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Speaking tips

Mind the Gap

Making a living out of public speaking I find it important to keep trying to improve my performance. Here are a couple of basic, but effective details that I use and which I am going to re-polish over the next few talks.

Decide in advance exactly what your first sentence is going to be. This will remove the umm-ing and ahh-ing that often marks the start of people’s talks. There should not be an awkward gap between being introduced and getting into your stride.

Open with something that grounds your talk in the “right now”. No waffle.

Don’t turn round and talk at the screen. Talk to the audience. Glance at your computer if you need to, but you should be comfortable about which slide comes next.

I would be interested to hear your thoughts on what works and doesn’t work in any talks that you have heard. Tips much appreciated!

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Comments

  1. Such great succinct advice Alastair. The first 20 seconds will have more affect on the audience perception than any other 60 seconds in my experience.

    You are also right about not giving the talk to the slides! Maybe turn around if you need to point to a particular area of a slide that requires attention, but not much else.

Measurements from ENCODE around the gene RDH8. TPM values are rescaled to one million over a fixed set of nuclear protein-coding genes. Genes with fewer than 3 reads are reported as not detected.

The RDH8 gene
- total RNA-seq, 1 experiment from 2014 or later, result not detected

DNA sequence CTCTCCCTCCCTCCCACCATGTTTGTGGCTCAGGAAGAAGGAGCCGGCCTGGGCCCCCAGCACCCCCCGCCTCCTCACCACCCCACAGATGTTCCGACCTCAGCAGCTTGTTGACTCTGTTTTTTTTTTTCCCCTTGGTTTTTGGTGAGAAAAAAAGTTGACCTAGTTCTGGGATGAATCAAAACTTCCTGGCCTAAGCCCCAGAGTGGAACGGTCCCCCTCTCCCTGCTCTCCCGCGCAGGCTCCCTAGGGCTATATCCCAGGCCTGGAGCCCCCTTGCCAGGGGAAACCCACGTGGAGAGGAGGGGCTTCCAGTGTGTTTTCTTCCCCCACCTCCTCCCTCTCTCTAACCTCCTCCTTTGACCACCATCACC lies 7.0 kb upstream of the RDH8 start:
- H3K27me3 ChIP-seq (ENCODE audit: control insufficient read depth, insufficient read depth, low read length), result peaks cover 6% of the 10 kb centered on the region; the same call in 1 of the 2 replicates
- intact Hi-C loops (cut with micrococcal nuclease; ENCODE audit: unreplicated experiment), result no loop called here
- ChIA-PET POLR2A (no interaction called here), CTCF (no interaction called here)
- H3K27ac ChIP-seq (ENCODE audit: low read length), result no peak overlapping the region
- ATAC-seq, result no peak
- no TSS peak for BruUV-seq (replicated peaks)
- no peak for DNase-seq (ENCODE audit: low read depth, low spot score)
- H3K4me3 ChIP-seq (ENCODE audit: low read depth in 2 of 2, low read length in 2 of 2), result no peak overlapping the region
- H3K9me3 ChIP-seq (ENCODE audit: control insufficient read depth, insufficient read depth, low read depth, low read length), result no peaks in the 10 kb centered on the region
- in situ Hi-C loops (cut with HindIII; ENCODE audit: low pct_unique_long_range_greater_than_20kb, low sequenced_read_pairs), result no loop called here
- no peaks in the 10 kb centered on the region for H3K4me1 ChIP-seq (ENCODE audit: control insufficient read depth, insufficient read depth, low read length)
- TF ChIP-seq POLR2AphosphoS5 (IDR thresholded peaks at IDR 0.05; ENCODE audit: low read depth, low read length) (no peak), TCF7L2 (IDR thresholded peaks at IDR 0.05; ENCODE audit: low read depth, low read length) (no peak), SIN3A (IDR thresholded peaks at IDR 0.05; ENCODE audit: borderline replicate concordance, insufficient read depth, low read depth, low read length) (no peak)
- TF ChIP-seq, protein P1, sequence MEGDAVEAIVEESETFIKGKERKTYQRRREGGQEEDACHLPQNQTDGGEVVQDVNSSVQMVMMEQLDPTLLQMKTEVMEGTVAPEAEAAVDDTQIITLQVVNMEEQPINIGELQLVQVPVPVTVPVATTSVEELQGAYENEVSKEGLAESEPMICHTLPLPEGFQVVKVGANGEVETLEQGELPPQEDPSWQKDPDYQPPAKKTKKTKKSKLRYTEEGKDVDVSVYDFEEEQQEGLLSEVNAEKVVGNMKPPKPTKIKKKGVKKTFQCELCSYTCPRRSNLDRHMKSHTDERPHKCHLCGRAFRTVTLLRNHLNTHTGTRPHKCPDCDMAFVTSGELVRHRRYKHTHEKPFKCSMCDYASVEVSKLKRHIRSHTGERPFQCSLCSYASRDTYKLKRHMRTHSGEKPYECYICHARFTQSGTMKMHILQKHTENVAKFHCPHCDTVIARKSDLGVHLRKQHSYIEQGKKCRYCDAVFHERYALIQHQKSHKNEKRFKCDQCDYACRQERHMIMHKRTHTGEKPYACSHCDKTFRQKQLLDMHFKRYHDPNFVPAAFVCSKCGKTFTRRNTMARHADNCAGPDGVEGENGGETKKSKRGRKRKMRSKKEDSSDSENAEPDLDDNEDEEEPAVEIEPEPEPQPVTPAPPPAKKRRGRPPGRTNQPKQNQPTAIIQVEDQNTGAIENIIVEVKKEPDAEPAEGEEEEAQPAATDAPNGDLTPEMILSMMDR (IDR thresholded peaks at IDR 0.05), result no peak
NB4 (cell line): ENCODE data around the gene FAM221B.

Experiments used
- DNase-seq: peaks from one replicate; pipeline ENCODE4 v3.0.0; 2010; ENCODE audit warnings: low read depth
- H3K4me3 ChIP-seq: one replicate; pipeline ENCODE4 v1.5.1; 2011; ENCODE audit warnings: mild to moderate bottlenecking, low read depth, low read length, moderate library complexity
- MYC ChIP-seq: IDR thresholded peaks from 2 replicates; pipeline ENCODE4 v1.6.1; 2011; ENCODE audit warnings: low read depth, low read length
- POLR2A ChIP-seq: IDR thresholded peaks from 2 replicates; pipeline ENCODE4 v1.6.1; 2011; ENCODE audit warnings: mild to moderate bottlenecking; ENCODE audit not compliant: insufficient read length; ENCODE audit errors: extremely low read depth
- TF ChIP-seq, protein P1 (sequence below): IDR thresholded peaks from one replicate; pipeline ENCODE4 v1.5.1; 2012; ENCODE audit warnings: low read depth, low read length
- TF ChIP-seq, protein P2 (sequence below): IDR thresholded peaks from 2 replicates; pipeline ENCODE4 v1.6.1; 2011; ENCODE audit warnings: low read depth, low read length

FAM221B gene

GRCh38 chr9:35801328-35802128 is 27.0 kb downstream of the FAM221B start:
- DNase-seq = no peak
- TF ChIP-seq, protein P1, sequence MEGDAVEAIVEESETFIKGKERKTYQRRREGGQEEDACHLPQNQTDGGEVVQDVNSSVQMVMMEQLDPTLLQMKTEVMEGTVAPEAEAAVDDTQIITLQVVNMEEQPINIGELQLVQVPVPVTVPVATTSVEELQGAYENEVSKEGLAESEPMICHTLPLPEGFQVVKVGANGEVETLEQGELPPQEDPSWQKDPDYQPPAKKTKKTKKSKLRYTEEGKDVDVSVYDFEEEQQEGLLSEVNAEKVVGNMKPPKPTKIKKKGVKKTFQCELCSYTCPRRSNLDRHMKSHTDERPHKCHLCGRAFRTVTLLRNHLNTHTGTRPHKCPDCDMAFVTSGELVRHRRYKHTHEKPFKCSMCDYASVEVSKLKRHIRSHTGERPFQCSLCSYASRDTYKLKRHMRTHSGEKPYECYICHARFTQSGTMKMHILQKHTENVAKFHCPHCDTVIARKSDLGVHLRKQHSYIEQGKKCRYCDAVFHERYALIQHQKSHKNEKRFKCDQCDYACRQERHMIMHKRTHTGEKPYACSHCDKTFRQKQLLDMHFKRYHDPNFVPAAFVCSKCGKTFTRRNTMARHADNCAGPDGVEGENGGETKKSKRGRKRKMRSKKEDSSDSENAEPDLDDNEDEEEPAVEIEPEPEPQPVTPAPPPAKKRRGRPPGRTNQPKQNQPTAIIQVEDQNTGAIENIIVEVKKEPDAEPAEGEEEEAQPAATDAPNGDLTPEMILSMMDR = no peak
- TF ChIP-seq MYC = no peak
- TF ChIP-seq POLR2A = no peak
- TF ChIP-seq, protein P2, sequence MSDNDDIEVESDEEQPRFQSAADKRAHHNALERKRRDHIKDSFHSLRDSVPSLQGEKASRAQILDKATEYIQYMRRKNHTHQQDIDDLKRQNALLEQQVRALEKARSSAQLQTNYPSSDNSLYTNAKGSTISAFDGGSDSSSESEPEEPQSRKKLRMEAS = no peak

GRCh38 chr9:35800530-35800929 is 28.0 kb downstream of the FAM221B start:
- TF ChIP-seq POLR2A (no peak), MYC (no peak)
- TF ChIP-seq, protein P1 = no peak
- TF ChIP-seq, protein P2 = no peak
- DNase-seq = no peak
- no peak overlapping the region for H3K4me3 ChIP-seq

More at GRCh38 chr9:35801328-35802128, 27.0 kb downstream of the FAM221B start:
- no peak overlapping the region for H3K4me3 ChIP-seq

Have a great 2009!

    Reply
  2. The bottom line is that you’re there to entertain 1st and motivate second. Get that wrong and it won’t work. Also be who you are – not who you imagine who they want. If you’re not who they want then talk to people who want you (and if no one wants you get another job).

    Fianlly it never fails to amaze me how poor peoples images and graphics are – even by pro’s.

    Andy

    Reply
  3. And my spelling!

    Reply
  4. This is a must-see 14-minute TED Talk on how to Pitch to VCs. In spite of the fact that your audience and theme are quite different, a great deal of the tips given here can be applied to almost any presentation. I believe you’ll find it valuable.

    http://www.ted.com/index.php/talks/david_s_rose_on_pitching_to_vcs.html

    And thanks for your inspiration.

    Andr Branco

    Reply
  5. 1. Ask the person who organised the talk what the audience wants to learn.

    2. Tailor everything as much as you can to them, talk about their school, their city, how your talk will benefit them.

    3. Give the audience a compliment early on, it’ll relax them and get you on their best side.

    4. “Start with the end in mind.” Know where you are heading when you start the talk and make sure that most of what you talk about revolves around this.

    To see more, go watch Alastair Humpreys or Tony Robbins. 🙂

    Reply

 
 

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